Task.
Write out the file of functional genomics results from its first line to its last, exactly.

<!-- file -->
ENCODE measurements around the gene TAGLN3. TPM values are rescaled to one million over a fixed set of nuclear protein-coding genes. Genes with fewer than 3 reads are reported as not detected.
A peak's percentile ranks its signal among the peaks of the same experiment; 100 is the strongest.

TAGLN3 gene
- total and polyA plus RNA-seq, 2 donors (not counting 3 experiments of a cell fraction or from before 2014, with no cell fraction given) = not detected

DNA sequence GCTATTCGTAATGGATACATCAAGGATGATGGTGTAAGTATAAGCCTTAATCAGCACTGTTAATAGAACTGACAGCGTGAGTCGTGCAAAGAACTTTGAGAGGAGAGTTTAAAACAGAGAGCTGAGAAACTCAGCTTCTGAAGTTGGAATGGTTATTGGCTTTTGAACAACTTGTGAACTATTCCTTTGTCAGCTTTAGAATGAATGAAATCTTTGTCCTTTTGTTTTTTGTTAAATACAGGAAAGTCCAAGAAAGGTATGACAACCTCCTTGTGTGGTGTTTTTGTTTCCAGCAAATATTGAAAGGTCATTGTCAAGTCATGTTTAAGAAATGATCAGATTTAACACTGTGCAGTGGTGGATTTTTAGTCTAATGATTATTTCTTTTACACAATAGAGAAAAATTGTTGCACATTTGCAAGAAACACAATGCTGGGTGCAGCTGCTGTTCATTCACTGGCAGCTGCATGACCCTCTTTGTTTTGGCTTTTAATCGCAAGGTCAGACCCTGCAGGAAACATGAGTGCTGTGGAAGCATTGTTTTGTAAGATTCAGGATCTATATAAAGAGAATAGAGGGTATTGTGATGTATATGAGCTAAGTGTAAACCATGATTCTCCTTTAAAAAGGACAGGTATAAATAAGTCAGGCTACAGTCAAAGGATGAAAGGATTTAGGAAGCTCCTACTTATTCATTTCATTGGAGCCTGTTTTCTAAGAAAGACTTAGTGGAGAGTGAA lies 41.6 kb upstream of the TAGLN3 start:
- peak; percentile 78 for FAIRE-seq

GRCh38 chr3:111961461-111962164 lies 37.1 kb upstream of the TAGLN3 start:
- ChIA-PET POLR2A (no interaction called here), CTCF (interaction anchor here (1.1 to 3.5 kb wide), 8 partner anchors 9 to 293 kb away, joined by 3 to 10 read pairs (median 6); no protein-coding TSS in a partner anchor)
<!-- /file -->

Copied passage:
ENCODE measurements around the gene TAGLN3. TPM values are rescaled to one million over a fixed set of nuclear protein-coding genes. Genes with fewer than 3 reads are reported as not detected.
A peak's percentile ranks its signal among the peaks of the same experiment; 100 is the strongest.

TAGLN3 gene
- total and polyA plus RNA-seq, 2 donors (not counting 3 experiments of a cell fraction or from before 2014, with no cell fraction given) = not detected

DNA sequence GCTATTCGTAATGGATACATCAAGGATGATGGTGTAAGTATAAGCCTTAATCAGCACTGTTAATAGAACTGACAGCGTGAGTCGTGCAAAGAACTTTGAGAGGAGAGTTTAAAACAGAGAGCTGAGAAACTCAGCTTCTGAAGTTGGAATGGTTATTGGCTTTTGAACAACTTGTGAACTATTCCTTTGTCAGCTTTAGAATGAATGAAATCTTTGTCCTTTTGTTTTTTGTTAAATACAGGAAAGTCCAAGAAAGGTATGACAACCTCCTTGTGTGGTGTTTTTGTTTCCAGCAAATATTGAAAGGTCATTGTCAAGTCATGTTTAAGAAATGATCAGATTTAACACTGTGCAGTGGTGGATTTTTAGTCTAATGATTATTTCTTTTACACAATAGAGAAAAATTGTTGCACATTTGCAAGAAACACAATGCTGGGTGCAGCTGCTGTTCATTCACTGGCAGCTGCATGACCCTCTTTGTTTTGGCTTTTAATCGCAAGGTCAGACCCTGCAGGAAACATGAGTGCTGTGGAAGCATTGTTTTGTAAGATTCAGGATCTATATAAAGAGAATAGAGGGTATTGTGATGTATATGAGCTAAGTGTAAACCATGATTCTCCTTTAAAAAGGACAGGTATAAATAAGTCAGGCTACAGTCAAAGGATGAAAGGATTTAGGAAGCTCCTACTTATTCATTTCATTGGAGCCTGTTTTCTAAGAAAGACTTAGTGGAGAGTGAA lies 41.6 kb upstream of the TAGLN3 start:
- peak; percentile 78 for FAIRE-seq

GRCh38 chr3:111961461-111962164 lies 37.1 kb upstream of the TAGLN3 start:
- ChIA-PET POLR2A (no interaction called here), CTCF (interaction anchor here (1.1 to 3.5 kb wide), 8 partner anchors 9 to 293 kb away, joined by 3 to 10 read pairs (median 6); no protein-coding TSS in a partner anchor)